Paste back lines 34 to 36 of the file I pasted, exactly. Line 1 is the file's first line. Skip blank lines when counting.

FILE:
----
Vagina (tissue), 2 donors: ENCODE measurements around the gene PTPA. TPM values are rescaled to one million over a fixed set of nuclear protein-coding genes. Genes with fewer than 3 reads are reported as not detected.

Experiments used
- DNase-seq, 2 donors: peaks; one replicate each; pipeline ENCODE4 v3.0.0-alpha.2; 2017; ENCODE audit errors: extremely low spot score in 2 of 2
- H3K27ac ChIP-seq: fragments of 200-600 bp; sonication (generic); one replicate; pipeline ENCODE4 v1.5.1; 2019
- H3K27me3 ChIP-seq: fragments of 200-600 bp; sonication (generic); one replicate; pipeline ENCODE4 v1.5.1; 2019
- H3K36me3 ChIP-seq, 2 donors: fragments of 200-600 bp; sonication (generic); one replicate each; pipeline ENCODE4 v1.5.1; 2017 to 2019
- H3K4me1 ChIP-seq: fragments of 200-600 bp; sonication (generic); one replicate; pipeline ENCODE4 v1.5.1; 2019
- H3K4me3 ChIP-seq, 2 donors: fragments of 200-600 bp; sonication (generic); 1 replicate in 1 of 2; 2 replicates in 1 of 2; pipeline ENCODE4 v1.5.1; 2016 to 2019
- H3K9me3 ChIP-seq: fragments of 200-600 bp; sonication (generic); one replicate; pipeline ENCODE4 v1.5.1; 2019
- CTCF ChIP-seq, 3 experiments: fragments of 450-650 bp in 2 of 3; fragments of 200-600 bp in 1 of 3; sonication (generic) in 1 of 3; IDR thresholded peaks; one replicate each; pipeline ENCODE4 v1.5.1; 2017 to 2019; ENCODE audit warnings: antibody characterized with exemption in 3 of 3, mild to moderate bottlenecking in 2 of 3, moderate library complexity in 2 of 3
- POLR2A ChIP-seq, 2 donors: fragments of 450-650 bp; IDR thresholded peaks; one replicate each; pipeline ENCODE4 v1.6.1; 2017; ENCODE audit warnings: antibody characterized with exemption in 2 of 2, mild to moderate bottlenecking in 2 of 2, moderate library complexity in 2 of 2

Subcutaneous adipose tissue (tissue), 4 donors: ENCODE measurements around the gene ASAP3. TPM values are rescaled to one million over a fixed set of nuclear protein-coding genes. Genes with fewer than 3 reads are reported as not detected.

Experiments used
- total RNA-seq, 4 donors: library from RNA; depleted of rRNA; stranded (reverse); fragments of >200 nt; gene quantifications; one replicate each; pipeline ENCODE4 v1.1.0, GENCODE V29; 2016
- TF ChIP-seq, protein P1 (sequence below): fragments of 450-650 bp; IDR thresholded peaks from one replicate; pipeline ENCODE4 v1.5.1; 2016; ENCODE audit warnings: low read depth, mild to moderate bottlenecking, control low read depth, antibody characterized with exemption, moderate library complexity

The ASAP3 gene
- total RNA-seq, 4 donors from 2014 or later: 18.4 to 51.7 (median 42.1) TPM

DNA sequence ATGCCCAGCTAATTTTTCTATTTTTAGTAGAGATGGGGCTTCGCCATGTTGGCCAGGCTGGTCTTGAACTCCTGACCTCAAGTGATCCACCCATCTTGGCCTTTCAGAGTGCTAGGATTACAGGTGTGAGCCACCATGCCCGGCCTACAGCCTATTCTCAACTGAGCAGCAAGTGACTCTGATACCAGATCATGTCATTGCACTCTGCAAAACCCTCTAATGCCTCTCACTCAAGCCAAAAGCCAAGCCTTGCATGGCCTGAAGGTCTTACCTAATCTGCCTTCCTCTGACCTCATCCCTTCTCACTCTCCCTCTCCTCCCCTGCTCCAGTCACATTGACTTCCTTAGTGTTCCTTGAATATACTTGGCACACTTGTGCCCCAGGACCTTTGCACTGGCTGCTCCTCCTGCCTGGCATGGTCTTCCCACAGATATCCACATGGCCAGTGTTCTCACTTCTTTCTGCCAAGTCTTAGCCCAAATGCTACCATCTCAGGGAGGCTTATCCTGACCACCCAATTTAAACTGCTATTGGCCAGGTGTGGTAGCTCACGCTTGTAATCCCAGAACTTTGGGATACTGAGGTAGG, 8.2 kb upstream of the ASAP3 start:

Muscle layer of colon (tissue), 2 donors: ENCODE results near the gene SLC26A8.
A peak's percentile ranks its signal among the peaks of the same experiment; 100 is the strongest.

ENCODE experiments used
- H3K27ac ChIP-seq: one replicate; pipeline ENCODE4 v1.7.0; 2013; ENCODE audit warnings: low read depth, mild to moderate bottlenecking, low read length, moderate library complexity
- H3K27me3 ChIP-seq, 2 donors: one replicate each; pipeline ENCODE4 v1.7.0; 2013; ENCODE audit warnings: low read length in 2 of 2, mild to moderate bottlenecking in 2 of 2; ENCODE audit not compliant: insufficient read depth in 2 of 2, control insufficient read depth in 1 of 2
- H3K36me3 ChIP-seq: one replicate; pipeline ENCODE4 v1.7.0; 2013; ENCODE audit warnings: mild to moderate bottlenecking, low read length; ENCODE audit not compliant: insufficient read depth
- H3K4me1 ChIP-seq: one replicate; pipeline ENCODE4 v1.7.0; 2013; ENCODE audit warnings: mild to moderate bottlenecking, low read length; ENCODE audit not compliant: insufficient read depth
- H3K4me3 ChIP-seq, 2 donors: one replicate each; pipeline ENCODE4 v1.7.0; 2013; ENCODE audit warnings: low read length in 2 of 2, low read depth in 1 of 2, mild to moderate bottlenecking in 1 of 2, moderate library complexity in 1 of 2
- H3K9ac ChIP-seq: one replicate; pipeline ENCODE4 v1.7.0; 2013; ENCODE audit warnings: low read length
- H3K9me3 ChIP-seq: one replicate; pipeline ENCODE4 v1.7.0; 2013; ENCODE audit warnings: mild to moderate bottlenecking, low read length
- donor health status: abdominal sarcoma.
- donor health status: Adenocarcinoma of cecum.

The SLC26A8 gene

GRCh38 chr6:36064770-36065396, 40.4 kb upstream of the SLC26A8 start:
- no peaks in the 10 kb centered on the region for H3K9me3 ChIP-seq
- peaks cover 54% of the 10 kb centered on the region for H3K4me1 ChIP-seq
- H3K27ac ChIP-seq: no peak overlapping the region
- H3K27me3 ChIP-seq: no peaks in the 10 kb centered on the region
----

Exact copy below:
- peaks cover 54% of the 10 kb centered on the region for H3K4me1 ChIP-seq
- H3K27ac ChIP-seq: no peak overlapping the region
- H3K27me3 ChIP-seq: no peaks in the 10 kb centered on the region